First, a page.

A network of underwater robots beaming up a near real-time environmental profile of lakes, rivers and reservoirs could soon be on the prowl helping safeguard drinking water from sabotage.
The robots would replace researchers who painstakingly collect water samples in bottles and take them back to the laboratory for analysis, an expensive, time-consuming and sometimes dangerous practice.
By summer 2005, Syracuse University researchers will have installed a dozen robotic sensors to form the largest underwater monitoring system of its kind in the country and one of the most extensive in the world, said principal investigator Charles Driscoll, a professor of environmental systems engineering at Syracuse.
The project will cover more than 25 miles of the Seneca River and five connected lakes, including three municipal drinking water sources for more than 500,000 people in central New York: Otisco, Skaneateles and Owasco lakes.
"Not too far off, though, this technology will be able to serve as an early warning system, a network of robotic sentinels, to protect our waterways from terrorist attacks," said Steven Effler, executive director of the Upstate Freshwater Institute, a partner in the project.
The institute also oversees a network of six robots in the Schoharie Reservoir and Schoharie and Esopus creeks, which provide drinking water for New York City.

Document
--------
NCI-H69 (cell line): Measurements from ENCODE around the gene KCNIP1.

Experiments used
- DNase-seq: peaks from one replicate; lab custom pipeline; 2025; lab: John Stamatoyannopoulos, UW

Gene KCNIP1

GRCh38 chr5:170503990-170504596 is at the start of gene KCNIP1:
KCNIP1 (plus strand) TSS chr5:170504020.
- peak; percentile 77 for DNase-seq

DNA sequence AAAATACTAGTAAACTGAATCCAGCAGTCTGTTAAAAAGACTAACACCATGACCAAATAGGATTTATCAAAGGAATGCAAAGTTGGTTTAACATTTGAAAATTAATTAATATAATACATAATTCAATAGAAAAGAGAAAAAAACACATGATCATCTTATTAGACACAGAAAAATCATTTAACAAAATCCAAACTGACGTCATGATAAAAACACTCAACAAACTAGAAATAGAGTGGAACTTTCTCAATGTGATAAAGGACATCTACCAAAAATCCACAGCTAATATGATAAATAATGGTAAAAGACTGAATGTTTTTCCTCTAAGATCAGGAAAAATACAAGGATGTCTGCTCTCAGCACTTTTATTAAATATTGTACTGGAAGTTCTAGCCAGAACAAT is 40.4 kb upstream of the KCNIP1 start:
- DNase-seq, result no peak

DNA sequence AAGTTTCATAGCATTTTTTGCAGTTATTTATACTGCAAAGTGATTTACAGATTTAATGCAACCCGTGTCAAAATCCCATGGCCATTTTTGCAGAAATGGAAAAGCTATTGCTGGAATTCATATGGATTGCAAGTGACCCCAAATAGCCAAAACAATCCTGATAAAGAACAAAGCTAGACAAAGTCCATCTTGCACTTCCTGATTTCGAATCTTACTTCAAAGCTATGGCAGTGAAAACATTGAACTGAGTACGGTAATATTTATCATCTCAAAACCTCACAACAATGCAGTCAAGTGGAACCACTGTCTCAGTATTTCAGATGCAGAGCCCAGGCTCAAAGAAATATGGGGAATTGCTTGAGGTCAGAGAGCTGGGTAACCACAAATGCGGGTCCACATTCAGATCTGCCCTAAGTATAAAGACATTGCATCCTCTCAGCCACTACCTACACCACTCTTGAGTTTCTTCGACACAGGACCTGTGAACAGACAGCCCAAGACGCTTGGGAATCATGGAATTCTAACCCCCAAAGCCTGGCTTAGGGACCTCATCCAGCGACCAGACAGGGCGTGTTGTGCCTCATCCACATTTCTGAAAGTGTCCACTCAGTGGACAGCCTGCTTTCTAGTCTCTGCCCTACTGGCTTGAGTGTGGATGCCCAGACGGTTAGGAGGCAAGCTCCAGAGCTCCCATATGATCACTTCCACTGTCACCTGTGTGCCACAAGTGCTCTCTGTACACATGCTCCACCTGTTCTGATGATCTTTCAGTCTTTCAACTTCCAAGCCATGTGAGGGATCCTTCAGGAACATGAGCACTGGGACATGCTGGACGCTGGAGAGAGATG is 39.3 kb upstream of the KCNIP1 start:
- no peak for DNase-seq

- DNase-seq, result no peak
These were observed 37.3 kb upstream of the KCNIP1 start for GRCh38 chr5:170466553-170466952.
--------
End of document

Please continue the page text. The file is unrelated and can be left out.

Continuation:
Similar underwater environmental monitoring programs are under way in Minnesota, Washington, Nevada and North Carolina, said Bruce Munson, an associate professor at the University of Minnesota in Duluth, where the technology was pioneered.
"This is promising technology," said Ben Grumbles, who heads the U.S. Environmental Protection Agency's water office. "The key to protecting our water resources is real-time monitoring. These robots present an exciting opportunity to accomplish that."
The water-detection system is one of several projects under way by researchers and companies to hone sensitive detection equipment for use in homeland security. For example, researchers at Pennsylvania State University are working on an inexpensive, disposable sensor for ricin, the highly poisonous protein found in castor beans and thought to be a potential terrorism agent.
The underwater robots are known as a RUSS system — Remote Underwater Sampling Stations — developed in the late 1990s as part of a National Science Foundation educational project to give college and high school students an opportunity to monitor lakes and rivers over the Internet. The first systems were installed in 1998 in Ice Lake and Lake Independence in Minnesota.
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